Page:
This past weekend, the annual BlogHer Conference took place in San Francisco. You may have heard about it somewhere – going or nor going to BlogHerCon has been quite the topic of blogversation lately, although no one but me has called it “BlogHerCon,” as far as I know (no, wait, someone has); most peple just call it “BlogHer,” and its “official” short name is “BlogHer08” (this year’s model). But since BlogHer is also the community for women who blog that organizes the conference every year (and which provides the ads in my sidebar), I’m going with BlogHerCon. Maybe it will catch on next year. Hey, my nerd factor is a matter of record – every conference or convention is a “something-con.”
If you normally spend your time in parts of the blogosphere where the topic of BlogHerCon rarely, if ever, came up, and you’re wondering what this is all about – well, wonder no more! And it’s not just the conference itself that gets people wound up; it’s the parties and mixers and face-to-face meeting and networking that surround it too, as hundreds of women bloggers get to match a face to the words. Many of the blogs I subscribe to are women’s personal blogs, and last week, a lot of them were talking and Twittering about BlogHerCon – either they were excited to be going, or they were regretful that they weren’t. The excitement and the regrets seemed to be at least as much about the surrounding socializing as they were about the conference content. And many of the attendees kept up the talking and Twittering with live updates from BlogHerCon – the sessions, the parties, the swag – once the event was underway, keeping everyone informed.
If you’re wondering why I haven’t mentioned it here before – well, I didn’t go, and I really didn’t have a whole lot to say about that beforehand; therefore, you may be wondering why I would have anything to say about it afterwards, given that I…well, wasn’t there.
I first became aware of the conference last year, but felt like far too much of a blogging newbie even to consider going. This year, on the other hand, I did give it some serious thought. In fact, I thought about it for so long it ended up being too late to do anything about going. Procrastination over a decision sometimes winds up making the decision for you, I’ve noticed. And in this case, in some ways it was a relief to have it decided. My introversion and discomfort with in-person networking are as much a matter of record as my nerd factor, and the idea that I would willingly step into a situation that’s so heavy on the networking is …well, at least a little out of character. And given the fact that this year’s conference sold out, with literally a thousand registered attendees, I can easily see being overwhelmed by it all.
As I said, I’m somewhat relieved and not sorry that I didn’t go this year. I’ve read some attendees’ dispatches from BlogHerCon, and have most appreciated the live-blogs and reports from particular talks and panels. That’s the real meat of a conference, and to be honest, there’s a fair amount of it that I would have been interested in hearing. Besides, when you’re in an auditorium or conference room listening to speakers, you’re there for a reason, and in a crowd of unknowns, I’m much more comfortable with structure. At the same time, I got the message from some people there that it was all very big, crowded, and could indeed be overwhelming.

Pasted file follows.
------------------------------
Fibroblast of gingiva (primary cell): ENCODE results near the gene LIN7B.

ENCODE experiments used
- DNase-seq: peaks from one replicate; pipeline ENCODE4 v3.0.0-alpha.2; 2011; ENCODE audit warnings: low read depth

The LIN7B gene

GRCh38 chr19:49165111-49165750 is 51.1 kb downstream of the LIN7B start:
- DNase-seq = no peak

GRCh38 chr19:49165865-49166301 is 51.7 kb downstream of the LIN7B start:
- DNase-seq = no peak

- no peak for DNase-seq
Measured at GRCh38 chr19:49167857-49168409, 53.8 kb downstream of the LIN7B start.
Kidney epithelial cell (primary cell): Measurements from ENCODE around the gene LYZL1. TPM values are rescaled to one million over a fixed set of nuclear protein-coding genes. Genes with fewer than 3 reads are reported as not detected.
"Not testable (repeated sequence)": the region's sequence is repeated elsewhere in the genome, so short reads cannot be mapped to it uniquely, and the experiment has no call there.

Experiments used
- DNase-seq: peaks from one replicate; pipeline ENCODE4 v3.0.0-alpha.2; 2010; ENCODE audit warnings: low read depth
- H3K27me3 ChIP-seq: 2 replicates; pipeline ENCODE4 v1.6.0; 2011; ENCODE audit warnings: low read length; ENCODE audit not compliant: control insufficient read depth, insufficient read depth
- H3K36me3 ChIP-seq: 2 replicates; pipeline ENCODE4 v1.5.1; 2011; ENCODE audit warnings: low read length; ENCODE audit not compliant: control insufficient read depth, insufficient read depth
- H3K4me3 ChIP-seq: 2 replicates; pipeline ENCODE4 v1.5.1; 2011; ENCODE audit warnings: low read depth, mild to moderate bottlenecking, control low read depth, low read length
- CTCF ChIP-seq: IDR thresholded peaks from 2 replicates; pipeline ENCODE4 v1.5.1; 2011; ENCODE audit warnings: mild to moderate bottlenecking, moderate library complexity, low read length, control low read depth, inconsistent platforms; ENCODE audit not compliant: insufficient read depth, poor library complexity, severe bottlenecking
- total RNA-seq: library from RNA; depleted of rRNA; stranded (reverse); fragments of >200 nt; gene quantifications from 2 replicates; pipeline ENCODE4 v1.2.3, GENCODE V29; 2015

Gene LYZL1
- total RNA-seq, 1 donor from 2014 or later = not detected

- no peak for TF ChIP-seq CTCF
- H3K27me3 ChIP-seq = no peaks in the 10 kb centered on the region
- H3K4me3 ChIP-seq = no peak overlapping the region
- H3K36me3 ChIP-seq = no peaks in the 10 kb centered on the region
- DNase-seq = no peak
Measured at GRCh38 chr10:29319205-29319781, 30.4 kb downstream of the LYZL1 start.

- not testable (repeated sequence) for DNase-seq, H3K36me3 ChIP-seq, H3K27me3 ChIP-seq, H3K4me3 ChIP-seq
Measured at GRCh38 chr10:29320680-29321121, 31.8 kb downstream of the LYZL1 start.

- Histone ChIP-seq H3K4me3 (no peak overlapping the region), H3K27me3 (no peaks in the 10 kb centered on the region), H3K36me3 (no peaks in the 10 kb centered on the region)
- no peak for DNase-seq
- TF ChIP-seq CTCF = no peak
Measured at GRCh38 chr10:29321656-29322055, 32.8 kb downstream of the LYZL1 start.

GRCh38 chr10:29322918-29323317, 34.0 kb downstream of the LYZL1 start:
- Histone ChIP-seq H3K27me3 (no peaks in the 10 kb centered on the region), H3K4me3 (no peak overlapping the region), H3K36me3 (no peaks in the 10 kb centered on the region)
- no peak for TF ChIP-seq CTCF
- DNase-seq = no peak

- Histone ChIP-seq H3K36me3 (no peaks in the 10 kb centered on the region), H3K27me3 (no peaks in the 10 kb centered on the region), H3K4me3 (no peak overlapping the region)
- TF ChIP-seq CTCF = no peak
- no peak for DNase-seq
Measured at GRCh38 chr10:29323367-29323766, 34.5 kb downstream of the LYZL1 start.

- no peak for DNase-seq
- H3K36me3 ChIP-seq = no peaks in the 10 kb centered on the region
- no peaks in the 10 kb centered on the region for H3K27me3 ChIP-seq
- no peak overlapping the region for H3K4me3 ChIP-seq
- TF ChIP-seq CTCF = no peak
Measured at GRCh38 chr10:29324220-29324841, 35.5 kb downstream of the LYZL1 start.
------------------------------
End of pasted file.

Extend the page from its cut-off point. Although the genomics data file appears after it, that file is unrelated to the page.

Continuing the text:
It’s the surrounding social stuff that makes me more nervous. Some attendees admitted, via blog and Twitter tweets, that they were spending more time at parties than in sessions. That’s worthwhile; bloggers come to feel like we know each other because we share so much online, but actually meeting in person and spending time together makes our relationships truly personal. However, reading about who was at which parties, and who else was there, and what people were wearing loses its appeal for me after awhile – it can start to sound more like name-dropping and “look at what I got to do!” than “let me share this experience so you’ll know what it was like.” That’s too much like the outside-looking-in high school experience that I prefer to forget, thanks. I think that’s also one reason why some bloggers who couldn’t attend, or chose not to, just get tired of hearing about it all, or outright backlash against it.
The vendor handouts – the swag – don’t really excite me, and honestly make me just a bit uncomfortable. Some attendees talked about getting three or four goody bags, from various parties as well as the conference itself, and they weren’t full of trinkets and cheap T-shirts. There has to be an expectation that people will blog about what they got – this is a big marketing opportunity, clearly. You know, I’m still writing most of my reviews here about books I bought myself and movies that I’ve seen on my own (well, usually with my husband, but you know what I mean); I don’t seek out freebies. I’m still getting used to the idea that people offer to send me books for free, and I probably decline more than I accept, because it’s still interest-driven for me. I’m really trying to keep it that way.
But despite uncertainty, reservations, and the backlash, I’m seriously thinking about attending BlogHerCon next year – location, timing, and cost all permitting, of course. I’ve never been to a blogging conference, and I do take this seriously enough that I think I could learn a lot. As far as the social side of it goes, thanks to my new association with the LA Moms Blog (oops, I’m guilty of a little name-dropping there myself), I actually will know a few bloggers in person by next summer, and that will help make it a little less intimidating. Would any other newbies be interested in taking on BlogHerCon 2009 with me? Let’s start talking about it soon. And if you went to BlogHerCon this year, what’s your advice?